Being German must be pretty serious business. I feel like I sometimes stand out like a sore thumb because, being an American, I grin a lot. It's not always sincere, but when I make eye contact with someone I'm passing on one of the many walking paths around here, or do the awkward "shopping cart dance" with an fellow shopper in the grocery store, I tend to at least pull a half-smile.  If someone would let me in front of him in line because he has a cartful and I have just a loaf of bread (granted, that's unlikely to happen here, but still), I'd smile and say "Danke." But I've noticed that few Germans smile at strangers.

Germans are friendly, but in a distant sort of way. They nod at each other or greet each other when passing with a "Morgen" ("[Good] morning") or "Hallo", but they save their smiles for their close friends and family. We Americans have the reputation of being quite friendly and open, and part of that is probably due to the fact that we grin and smile a lot. We smile at strangers, dogs, babies, flowers, and sometimes at nothing at all. This comes across as friendly and happy to some, but vacuous to others. Do we have that much to smile about, or is it just a habit - like asking "How are you?" just as part of a greeting rather than a sincere inquiry?

Every Wednesday morning, as I wrote earlier, a bakery truck comes to our street. Every Wednesday the same 3 or 4 of us neighborhood women gather at the truck to make our purchases. These women, as well as the baker, are friendly, nice, and chatty. As we inhale the aroma of fresh bread and rolls, we talk about the weather, some strange goings-on in the neighborhood, and where someone is who usually comes to the bakery truck. There's plenty of chatter as we exchange pleasantries, but I'm the only one who's smiling. I feel like a feeble-minded dolt - while the others are grumbling about the cold, I'm grinning pleasantly because...there's fresh bakery at my door!!!

I'm learning that one can be pleasant without flashing the whitened pearlies all the time. For those who are not used to this, perhaps it looks like German people - especially the older generations - are unhappy. That's not it. They just save their smiles for times when there's something really worth smiling about.  It's not too unlike our American use of the word "love" vs. the German use of "lieben". We Americans love our parents, our children, our friends, our country, puppies, swimming, chocolate, sunsets, Christmas, our new laptop, a certain football team, lots of movies, and sometimes our job. Germans love their parents, children, and spouses. They enjoy swimming, they like puppies, they do their jobs, they watch movies, and they appreciate sunsets. They reserve "loving" for the people who truly invoke that feeling.  I like that! I hope my children don't feel the same about chocolate as they do about me...  My American bestie and I say "I love and miss you" when we write, but I would never say "Ich liebe dich" to a German friend.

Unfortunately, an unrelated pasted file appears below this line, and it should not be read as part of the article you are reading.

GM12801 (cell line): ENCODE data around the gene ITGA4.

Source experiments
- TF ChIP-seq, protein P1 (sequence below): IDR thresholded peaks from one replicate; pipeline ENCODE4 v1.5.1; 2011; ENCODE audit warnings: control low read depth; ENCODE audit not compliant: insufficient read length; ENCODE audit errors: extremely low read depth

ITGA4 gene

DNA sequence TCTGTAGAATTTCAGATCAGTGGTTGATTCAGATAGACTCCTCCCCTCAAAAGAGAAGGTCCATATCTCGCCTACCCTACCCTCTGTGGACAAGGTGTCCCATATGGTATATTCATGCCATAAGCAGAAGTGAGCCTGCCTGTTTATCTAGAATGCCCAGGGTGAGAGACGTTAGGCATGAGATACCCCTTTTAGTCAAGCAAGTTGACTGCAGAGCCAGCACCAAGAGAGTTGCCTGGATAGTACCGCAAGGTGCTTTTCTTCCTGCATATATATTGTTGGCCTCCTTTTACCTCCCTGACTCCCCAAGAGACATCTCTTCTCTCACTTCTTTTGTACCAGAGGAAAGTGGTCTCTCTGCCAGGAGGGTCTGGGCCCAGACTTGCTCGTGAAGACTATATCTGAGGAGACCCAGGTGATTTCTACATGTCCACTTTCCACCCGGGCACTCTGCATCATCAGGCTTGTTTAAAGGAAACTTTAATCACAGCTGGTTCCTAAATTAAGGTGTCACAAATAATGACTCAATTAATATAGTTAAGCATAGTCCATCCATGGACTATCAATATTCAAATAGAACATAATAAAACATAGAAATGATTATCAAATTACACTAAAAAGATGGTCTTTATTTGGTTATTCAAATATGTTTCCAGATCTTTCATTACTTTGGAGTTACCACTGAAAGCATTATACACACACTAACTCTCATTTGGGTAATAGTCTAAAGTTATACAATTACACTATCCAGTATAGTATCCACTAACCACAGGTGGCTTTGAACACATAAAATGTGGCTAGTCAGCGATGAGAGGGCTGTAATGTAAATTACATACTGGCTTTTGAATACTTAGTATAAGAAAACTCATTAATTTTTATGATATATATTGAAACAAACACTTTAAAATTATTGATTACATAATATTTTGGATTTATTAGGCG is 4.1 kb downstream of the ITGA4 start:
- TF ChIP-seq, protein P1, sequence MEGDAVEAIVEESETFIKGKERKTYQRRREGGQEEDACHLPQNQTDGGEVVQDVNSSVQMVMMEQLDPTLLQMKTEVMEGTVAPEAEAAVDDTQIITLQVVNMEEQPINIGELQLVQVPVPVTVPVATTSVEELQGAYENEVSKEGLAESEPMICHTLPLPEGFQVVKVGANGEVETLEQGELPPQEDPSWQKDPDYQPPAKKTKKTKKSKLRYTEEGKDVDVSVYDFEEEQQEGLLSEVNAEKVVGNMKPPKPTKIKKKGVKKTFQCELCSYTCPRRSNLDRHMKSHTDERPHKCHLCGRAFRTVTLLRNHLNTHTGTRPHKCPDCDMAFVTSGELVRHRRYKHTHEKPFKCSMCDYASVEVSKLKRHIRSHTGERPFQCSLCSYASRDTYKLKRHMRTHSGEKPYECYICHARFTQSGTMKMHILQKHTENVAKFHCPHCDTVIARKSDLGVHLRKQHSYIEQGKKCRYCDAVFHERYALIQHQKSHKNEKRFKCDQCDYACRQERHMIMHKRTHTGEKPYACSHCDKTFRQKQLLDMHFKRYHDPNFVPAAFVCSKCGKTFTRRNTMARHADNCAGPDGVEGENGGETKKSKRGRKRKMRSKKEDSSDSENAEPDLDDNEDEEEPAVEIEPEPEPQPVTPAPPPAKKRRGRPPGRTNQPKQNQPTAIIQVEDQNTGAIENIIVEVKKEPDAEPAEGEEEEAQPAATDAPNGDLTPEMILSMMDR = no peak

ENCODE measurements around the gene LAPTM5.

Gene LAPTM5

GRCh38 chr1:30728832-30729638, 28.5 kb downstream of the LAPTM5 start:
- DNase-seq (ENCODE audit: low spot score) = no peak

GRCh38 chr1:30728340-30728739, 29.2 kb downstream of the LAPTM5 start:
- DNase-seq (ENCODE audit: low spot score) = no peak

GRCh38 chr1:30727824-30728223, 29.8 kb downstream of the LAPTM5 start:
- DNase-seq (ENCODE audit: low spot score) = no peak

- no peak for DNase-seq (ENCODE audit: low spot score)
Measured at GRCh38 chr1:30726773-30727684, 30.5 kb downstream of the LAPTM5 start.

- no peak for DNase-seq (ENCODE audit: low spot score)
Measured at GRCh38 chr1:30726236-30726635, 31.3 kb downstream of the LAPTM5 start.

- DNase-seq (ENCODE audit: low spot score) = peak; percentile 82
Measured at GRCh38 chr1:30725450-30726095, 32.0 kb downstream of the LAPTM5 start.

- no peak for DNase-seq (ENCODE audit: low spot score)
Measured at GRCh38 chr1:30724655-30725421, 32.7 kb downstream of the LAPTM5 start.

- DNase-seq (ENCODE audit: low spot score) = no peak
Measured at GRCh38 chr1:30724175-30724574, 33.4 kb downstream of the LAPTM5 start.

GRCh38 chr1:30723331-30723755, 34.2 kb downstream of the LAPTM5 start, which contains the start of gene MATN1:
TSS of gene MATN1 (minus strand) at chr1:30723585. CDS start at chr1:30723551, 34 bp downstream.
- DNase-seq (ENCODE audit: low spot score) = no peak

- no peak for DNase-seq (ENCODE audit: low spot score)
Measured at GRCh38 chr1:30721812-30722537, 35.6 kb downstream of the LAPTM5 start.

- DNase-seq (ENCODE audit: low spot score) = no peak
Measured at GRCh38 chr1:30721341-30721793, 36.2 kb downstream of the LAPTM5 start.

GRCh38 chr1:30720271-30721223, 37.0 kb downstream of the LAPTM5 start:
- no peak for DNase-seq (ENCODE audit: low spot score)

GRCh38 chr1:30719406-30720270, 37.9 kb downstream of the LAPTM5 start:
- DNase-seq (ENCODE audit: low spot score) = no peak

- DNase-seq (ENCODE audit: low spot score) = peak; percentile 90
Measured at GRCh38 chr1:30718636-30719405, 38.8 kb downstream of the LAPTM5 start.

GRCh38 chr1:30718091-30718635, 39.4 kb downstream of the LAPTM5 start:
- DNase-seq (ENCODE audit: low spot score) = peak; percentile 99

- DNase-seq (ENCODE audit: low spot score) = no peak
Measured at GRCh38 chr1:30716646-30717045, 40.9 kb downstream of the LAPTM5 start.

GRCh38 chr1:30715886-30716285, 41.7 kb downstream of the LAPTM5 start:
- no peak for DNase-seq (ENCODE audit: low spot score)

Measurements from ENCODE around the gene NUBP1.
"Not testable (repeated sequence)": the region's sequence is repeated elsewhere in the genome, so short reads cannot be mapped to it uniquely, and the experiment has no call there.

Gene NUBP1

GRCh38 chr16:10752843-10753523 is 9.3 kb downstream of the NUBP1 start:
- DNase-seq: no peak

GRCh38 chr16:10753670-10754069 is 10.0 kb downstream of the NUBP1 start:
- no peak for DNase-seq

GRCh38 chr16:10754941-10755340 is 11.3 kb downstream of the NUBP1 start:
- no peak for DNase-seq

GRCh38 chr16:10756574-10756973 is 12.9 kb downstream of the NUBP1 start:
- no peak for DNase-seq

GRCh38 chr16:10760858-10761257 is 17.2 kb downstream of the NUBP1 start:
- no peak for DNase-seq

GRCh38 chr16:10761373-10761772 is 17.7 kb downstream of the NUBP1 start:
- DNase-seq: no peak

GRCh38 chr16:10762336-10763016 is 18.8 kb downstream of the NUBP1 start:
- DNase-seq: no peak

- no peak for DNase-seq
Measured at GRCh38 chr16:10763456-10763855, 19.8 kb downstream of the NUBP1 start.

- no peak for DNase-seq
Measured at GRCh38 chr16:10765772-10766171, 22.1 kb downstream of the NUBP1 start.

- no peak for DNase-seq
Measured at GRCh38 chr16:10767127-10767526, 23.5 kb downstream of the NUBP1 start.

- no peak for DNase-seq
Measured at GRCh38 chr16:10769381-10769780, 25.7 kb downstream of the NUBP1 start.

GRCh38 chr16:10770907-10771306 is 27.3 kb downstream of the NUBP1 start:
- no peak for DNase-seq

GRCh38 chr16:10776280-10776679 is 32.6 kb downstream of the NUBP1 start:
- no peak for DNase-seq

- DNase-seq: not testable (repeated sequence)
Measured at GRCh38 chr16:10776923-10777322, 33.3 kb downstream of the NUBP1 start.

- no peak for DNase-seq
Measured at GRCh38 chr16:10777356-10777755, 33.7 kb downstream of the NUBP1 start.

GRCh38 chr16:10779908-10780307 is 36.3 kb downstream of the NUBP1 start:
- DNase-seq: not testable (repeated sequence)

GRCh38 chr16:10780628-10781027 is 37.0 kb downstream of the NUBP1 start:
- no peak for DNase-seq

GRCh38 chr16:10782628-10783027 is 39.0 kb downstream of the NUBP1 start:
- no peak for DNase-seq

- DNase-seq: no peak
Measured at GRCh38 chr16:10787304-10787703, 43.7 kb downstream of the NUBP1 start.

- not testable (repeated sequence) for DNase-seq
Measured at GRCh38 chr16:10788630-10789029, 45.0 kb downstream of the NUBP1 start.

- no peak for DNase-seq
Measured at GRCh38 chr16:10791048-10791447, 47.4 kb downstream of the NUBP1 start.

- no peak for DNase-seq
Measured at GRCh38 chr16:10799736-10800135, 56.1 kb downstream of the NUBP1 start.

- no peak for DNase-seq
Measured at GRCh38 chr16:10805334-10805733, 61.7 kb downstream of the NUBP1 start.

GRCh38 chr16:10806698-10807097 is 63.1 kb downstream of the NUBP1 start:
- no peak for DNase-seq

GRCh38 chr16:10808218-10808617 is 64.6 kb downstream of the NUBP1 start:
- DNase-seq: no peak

Come to think of it, there's another German phrase that relays the affection one feels for those still in one's inner circle but beyond the parents, children, and spouse: "Ich habe dich gern." That means, if literally translated, "I have you gladly". The intent is, "I like you a lot." The Germans don't throw that phrase around lightly either, though - there is genuine deep affection attached to that phrase.

Our closest friends here - Martin's former landlords - are absolutely the exception to the "being German is serious business" thing. Granted, we're friends, but I think they are friends and friendly with everybody. I can't help but smile when I see them, in part because there are just not that many people I recognize around here, but more because they are some of the friendliest, most out-going and fun people I know. They are ever-ready with smiles, warm greetings, and invitations to join them for a birthday or garden party whenever there's one upcoming.

But back to smiling at strangers. To me, a greeting and a smile go together. I've been trying to learn the German way for the purpose of blending in, but I actually have to concentrate. It's simply a pleasant but emotionless greeting - shouldn't be all that difficult.  Ok, here comes a German man toward me on the sidewalk. He's a generation older than I am, and walking an unmanly-sized dog. If he were walking a collie, I wouldn't be able to restrain myself, but I don't like little dogs and so there's no danger of it bringing on a smile. They keep approaching, I keep walking - same side of the street. Since he's over 60 he's not staring into his Smartphone, but actually looking up. He gets closer, I keep walking, and remind myself to leave my facial expression as it is - which is actually expressionless. Just then he looks directly at me, and as I am about to deliver my rehearsed and grinless "Morgen" (not "Morgen!"), he beats me to it. He nods, and says "Morgen" barely parting his lips.  BAM! That damn smile is there before I can stifle it. "Morgen!" I say as I flash him my friendly American grin. Ugh.

I'll try again tomorrow.